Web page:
2015: Advent Religion: Heroes and Villains

by on December 9, 2015

There are lots of good stories in the Bible. There’s the cute bits, like Noah’s Ark, and the thrilling bits, like Daniel in the Lion’s Den, and the entertainingly silly bits like Zacchaeus climbing the tree. We liked to tell the stories, preach about them, read them out. There are some properly good stories in there. You can learn things from them.

But we, being the people we were, always had some ambivalance about the morals of the stories. They often had clear-cut heroes and villains and, well, we didn’t think it was so clear-cut. The villains are usually powerful men, which is to say respectable men. Part of the establishment. We liked respectable members of the establishment. We felt a sympathy for them we didn’t have for scrappy young rebels. So our readings of those stories always had a hint of apology in them.

Take Daniel. Daniel famously ended up being thrown (ineffectually) to the lions, because he repeatedly defied the king, Darius. Darius issued legal edicts, which Daniel ignored; this was part of a plot against Daniel by some other politians, because his defiance was predictable. So Darius, after much soul-searching, decides he can’t go against his own edicts, because he’d look weak, and throws Daniel to the lions. The lions do not eat him and all ends well.

The hero of this story is clearly Daniel, the villains are the scheming politicians, and King Darius is weak and a bad example.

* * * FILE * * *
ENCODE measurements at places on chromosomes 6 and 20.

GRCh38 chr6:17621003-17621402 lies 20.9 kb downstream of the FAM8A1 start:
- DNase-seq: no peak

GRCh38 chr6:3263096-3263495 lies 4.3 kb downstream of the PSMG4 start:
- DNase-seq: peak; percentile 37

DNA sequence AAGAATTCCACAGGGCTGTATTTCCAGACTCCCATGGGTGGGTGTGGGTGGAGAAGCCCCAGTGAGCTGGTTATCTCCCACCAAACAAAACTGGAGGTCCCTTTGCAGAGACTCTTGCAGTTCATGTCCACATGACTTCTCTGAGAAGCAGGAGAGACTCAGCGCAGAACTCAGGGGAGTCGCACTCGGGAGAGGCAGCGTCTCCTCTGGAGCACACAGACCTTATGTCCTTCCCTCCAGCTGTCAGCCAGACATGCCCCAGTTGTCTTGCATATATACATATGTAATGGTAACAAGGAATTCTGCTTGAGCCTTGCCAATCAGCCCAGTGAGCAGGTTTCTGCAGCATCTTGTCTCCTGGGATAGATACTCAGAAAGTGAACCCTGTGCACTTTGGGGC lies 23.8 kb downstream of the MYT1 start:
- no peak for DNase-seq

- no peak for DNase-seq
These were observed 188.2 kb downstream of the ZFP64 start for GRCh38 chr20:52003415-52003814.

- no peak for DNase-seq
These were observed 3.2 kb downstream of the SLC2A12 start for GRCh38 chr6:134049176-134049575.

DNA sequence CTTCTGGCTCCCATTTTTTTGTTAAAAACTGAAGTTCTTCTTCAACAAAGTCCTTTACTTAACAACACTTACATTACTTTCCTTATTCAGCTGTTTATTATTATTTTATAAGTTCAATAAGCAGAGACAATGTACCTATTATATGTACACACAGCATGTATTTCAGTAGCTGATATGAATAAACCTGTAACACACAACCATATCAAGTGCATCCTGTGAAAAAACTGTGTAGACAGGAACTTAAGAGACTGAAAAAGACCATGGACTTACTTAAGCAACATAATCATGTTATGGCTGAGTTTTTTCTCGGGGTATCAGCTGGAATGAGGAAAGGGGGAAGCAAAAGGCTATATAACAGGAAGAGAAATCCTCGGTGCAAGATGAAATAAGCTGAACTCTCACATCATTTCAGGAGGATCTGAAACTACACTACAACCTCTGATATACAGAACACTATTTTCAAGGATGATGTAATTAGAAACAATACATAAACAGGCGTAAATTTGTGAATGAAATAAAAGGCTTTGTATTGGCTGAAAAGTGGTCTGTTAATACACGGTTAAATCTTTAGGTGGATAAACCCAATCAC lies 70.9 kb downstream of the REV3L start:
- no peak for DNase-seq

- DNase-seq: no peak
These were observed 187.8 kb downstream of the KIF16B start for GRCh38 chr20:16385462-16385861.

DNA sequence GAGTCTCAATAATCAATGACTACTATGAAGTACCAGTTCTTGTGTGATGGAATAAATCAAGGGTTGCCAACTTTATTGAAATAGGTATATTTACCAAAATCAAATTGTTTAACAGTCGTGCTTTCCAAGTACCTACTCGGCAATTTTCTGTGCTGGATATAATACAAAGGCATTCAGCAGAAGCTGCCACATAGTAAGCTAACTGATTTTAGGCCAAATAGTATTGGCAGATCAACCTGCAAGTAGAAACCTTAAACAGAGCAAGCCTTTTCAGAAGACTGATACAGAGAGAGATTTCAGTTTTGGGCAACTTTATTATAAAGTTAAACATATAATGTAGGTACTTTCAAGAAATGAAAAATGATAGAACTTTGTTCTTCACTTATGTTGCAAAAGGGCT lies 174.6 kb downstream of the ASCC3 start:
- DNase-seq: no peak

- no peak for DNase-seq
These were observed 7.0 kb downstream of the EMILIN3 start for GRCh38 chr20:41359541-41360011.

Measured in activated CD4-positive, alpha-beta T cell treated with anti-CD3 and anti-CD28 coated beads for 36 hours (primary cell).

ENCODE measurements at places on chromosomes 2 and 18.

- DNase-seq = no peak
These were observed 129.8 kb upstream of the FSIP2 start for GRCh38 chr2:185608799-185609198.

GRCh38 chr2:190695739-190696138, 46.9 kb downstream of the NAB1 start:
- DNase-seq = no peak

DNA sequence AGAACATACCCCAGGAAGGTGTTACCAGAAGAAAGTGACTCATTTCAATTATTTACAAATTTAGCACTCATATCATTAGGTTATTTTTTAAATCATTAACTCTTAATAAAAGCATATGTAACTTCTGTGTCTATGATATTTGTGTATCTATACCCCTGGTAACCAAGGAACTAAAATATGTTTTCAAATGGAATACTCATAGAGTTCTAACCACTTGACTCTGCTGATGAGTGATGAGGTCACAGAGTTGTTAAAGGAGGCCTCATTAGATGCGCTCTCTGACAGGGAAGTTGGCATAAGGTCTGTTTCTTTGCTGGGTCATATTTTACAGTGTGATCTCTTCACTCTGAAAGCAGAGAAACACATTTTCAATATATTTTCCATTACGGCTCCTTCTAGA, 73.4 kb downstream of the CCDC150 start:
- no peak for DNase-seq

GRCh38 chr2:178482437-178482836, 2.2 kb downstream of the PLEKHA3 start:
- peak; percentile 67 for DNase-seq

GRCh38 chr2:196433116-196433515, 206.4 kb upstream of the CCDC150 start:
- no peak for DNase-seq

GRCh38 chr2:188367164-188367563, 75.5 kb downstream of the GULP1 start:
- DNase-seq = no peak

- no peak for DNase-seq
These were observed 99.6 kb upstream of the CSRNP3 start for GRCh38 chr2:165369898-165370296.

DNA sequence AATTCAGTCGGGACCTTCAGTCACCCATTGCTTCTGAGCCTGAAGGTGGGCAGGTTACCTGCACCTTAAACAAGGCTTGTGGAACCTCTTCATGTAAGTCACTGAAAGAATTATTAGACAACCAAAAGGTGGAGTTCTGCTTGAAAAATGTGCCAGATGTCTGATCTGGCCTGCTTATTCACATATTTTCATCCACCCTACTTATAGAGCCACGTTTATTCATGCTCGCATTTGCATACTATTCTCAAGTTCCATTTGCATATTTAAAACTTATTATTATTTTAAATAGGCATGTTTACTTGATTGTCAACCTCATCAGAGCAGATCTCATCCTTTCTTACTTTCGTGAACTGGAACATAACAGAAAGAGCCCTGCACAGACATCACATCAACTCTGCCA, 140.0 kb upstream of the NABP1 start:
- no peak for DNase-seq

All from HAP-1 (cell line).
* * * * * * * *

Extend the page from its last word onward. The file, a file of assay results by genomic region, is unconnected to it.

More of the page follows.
The way we read it, though… Daniel is breaking the lawful rules of a court in which he is a foreigner. He holds office on sufferance. He’s an outsider. If he breaks the rules of the court he should expect to be punished for it – except in this case God was on his side and he was right to treat God’s rules as more important than the king’s. Because they were clearly written down and in direct contradiction. Usually, you should follow the rules of the king, but in this case, Daniel has sufficient excuse. Darius could have been smarter and seen the scheme for what it was, but once he’d issued the edict, he was right not to make exceptions. There have to be rules. Rules have to be followed.

The scheming politicians were probably rotters, but they were being enviably clever in how they went about things and you have to admire their shrewdness in getting the king to condemn Daniel himself rather than trying to just murder him.

We read all the stories like this, with this sympathy for the people in power. Defiance from the lower orders is not an inherent good. An ordered, regular society is. So if you’re going to go up against the system, you’d better have it in black and white in the Bible that you’re right.

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